The hybrid battery is topped up with energy recaptured while braking, and this makes for inconsistent pedal feel. It’s not as easy to slow the car smoothly as it is in a vehicle without regenerative braking. This is a minor complaint, and something you adjust to, the more time you spend in the car.
Space and practicality
Every Leon, except for the most basic SE is fitted with a fully digital cockpit, with a display screen in place of conventional dials. The information shown can be configured using buttons on the steering wheel.
We shudder at the thought of replacing the screen if it fails out of warranty, but it’s hard not to be impressed with the breadth of useful information. Being able to select a map to sit between the speedo and rev counter, in the drivers line of sight, is especially useful.
With the driver’s seat at the bottom of its adjustment range, you sit very low to the floor, but there’s enough flexibility for a higher position to make getting in and out easier if you’re not so nimble any more. Manual lumbar adjustment is another welcome standard feature.
The SE Dynamic comes with a 10-inch infotainment screen. We feel ease of use has taken a step back with the latest VW Group systems, with complex menus and small icons that require a precise finger press. Touch-sensitive pads for the air con would be better replaced with physical buttons.
Finish quality is good for a car costing less than £25,000. It’s much of a muchness with the more expensive VW Golf. Head- and legroom are generous throughout, certainly in cars like ours without a sunroof.
Adults can get comfortable in the back, although on a hot day, they might wish for air vents between the front seats or in the door pillars.
Boot space is reasonable, with a 380-litre capacity. That compares with 375 litres for the Ford Focus and 381 litres for the Golf. But there’s a high loading lip and, with the rear seats folded, a step to the floor.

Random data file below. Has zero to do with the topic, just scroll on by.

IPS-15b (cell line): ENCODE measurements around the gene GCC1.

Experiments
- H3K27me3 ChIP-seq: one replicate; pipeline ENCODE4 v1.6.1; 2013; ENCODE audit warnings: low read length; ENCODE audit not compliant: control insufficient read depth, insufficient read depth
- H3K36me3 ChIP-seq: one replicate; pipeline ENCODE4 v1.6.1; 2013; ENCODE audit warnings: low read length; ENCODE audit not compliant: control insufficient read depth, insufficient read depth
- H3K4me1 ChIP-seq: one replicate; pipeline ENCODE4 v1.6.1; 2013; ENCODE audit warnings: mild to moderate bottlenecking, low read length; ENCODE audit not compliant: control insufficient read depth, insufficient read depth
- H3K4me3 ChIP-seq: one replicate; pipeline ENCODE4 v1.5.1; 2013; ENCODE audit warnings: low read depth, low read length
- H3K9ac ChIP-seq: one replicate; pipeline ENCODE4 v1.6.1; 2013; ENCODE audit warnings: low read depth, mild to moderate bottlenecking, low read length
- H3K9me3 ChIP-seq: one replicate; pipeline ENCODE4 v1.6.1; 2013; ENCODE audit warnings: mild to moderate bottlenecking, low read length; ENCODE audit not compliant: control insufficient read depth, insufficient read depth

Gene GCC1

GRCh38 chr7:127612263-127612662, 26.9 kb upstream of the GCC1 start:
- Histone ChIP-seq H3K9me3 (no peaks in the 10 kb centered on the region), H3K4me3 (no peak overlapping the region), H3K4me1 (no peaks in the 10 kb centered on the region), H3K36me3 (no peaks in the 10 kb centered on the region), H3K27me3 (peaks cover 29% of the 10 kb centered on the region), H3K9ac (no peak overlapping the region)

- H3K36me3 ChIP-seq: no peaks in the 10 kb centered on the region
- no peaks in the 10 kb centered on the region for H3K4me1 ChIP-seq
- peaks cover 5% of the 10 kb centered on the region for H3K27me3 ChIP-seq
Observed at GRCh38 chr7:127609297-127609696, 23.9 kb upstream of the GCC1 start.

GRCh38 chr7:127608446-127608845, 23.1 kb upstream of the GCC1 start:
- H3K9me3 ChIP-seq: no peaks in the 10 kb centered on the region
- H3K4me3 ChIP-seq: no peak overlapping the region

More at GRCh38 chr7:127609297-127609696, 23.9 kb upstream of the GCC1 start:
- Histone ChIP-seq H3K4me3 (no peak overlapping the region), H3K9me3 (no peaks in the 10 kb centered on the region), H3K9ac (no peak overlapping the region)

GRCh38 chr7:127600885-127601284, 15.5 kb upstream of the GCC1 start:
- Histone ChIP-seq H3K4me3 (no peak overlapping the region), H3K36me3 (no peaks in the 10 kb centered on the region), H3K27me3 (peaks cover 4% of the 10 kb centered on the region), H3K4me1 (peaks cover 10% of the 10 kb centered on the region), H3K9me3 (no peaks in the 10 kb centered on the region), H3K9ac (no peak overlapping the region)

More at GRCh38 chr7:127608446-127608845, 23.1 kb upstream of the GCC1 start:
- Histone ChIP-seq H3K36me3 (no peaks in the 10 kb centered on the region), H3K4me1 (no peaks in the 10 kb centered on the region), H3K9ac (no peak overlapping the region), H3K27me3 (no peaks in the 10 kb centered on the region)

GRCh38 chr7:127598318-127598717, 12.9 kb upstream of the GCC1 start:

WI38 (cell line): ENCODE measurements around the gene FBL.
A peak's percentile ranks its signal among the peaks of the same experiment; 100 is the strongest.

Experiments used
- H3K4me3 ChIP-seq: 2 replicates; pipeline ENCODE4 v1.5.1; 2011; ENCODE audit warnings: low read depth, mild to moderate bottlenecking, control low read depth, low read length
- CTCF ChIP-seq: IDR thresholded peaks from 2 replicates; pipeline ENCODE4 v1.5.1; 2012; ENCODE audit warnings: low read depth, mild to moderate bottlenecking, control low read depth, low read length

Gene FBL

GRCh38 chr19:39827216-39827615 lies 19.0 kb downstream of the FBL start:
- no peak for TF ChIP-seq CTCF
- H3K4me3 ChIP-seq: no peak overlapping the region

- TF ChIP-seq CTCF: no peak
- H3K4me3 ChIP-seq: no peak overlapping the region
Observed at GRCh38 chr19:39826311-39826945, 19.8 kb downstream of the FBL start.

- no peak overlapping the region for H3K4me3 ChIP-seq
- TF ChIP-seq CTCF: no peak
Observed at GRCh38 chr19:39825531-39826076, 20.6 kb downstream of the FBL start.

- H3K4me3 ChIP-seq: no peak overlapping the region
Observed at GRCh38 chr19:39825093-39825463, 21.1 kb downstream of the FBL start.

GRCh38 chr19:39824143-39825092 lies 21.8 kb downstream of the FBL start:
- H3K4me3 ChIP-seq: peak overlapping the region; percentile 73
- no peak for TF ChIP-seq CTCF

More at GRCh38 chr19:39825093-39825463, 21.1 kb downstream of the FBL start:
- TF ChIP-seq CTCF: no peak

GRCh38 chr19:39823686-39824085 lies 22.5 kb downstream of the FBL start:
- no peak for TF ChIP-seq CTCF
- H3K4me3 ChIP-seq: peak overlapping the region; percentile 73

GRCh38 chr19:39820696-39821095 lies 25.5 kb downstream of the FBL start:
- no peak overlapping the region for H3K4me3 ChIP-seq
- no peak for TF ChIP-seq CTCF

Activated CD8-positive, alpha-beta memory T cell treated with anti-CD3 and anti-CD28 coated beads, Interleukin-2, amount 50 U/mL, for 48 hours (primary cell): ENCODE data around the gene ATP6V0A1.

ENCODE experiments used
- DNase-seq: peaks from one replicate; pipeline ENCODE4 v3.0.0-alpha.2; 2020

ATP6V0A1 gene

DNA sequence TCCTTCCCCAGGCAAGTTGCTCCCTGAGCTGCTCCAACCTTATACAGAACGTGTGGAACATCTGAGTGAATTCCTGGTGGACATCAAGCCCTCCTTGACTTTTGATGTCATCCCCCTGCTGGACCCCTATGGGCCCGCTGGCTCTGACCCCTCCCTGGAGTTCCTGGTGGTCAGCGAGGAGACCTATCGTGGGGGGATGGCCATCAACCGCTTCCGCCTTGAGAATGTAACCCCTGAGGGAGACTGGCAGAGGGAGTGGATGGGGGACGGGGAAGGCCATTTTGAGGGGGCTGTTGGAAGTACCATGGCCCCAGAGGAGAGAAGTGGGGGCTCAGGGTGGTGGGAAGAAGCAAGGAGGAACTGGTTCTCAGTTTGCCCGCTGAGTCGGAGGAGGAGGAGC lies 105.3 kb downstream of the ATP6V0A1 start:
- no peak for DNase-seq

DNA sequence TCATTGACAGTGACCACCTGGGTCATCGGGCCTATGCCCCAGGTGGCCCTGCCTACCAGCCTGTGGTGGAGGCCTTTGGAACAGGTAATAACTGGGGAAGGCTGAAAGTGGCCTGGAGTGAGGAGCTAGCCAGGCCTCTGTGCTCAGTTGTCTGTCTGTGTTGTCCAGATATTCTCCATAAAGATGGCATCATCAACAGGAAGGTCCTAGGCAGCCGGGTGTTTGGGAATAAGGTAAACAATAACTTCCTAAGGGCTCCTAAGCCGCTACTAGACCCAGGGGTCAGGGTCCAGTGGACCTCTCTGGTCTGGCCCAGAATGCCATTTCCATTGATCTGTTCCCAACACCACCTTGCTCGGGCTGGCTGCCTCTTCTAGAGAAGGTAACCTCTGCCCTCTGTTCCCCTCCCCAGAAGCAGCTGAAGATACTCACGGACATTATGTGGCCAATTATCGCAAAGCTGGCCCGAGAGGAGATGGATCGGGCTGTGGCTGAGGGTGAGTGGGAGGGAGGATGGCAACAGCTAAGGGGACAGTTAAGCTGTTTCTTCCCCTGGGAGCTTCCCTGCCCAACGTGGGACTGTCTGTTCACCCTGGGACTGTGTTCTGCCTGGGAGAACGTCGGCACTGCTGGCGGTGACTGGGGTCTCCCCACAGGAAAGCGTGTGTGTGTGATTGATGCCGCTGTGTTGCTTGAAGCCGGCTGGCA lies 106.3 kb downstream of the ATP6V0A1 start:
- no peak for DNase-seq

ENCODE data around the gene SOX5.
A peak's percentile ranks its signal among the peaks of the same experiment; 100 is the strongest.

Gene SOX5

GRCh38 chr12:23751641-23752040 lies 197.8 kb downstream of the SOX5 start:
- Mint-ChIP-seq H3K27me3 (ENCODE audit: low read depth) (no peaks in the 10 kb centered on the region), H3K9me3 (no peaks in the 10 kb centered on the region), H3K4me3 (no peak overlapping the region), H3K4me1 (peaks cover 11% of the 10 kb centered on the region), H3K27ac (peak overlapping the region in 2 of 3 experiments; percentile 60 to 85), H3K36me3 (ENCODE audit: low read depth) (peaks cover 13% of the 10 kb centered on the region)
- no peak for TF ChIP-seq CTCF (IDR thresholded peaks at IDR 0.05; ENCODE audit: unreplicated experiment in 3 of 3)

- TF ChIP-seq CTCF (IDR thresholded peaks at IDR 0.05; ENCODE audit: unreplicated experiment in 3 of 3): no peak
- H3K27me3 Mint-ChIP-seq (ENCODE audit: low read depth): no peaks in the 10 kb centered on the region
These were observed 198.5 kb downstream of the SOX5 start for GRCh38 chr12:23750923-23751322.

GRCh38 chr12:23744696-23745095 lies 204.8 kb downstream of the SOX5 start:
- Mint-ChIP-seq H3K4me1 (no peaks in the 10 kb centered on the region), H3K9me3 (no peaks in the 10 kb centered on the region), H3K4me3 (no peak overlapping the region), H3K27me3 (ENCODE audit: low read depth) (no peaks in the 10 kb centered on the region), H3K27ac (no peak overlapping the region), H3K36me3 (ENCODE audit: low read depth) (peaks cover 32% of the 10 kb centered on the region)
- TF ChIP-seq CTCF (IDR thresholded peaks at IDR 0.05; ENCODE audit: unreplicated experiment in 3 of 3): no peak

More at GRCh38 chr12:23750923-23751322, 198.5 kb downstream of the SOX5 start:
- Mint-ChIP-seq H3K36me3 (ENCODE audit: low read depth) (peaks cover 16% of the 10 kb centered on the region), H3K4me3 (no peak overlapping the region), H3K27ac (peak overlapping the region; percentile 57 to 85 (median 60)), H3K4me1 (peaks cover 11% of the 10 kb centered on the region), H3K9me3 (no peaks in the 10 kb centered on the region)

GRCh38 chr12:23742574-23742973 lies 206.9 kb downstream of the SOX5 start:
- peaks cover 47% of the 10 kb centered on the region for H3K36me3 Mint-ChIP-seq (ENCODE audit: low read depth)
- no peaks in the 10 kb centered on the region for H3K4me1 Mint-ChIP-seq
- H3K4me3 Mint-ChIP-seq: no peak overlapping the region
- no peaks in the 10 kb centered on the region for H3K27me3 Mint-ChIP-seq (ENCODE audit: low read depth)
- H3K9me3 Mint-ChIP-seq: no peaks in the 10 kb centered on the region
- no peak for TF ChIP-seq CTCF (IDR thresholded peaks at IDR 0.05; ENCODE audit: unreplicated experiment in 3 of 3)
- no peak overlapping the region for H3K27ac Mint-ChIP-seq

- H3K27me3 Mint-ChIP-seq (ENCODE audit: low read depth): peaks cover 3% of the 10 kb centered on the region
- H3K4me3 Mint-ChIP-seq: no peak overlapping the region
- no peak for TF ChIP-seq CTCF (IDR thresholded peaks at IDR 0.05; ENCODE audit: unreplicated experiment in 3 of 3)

Buying and owning
The Leon is keenly priced to begin with, and What Car? suggests that big discounts are available. With persuasion, you should be able to knock £3000 from the price.
Fuel economy is exceptional for a petrol vehicle, with an official combined figure of 45.6-51.4mpg. We had no trouble beating 50mpg on motorway drives. While towing the Bailey, the Seat returned 27.7mpg.
Safety standards are also excellent, with a five-star rating from the experts at Euro NCAP.
The Seat has a three-year/60,000-mile warranty, about the minimum you’d expect, and well beaten by the likes of Hyundai, Kia and Toyota.
The more we drive the new Seat Leon, the more we like it. In everyday driving, it’s nippy and fun, even with the economy-focused mild-hybrid powertrain. The engine is willing and quiet, and on roads dense with traffic we’re happy with its performance.
What’s more surprising is how well the little engine copes with towing. If you hadn’t checked the outputs beforehand, you’d swear the engine has more muscle than Volkswagen claims. Yes, the Bailey is a small and light caravan, but even so, we’d have no qualms towing long distances with the Seat.
The Leon’s stability at speed rivals that of bigger, heavier vehicles. Perhaps it’s the well-controlled suspension, or the short distance between the rear axle and the towball, but any slight movements from the caravan are hardly felt from the driver’s seat. It really is a relaxing car to tow with.
You get a lot for your money, too. Even at full price, it is good value, and there are big discounts available.
Low running costs add to the Leon’s appeal and it’s certainly easy to see how it made it onto our best tow car round-up. We were thoroughly impressed with the economy figures we saw in solo driving and while towing.
The Leon falls just short of our five-star verdict, however. We think a family hatchback should have air vents for those in the back seats, and the tall boot lip is awkward. The firm ride won’t suit everyone, either. But if you are looking for a light tow car that’s fun yet frugal, you’ve just found it.
How much will it cost on finance?
At the time of writing, Seat is offering buyers a Personal Contract Purchase with 0% APR. After paying a deposit of £2453, there follow 35 monthly payments of £370.58. The agreement allows for 10,000 miles each year. After three years, there’s an optional final payment of £9111.60 to own the vehicle. A higher deposit would reduce the monthly payments.
If you liked this… READ THESE:
If you’ve enjoyed reading this article, why not get the latest news, reviews and features delivered direct to your door or inbox every month. Take advantage of our brilliant Practical Caravan magazine SUBSCRIBERS’ OFFER and SIGN UP TO OUR NEWSLETTER for regular weekly updates on all things caravan related
It pulled up to 60mph on the motorway with no sign of strain, and happily held this speed in seventh gear on the flat
|Engine Size||999 cc|
|85% KW||1131 kg|
|Towball Limit||75 kg|
|Maximum Towing Limit||1300 kg|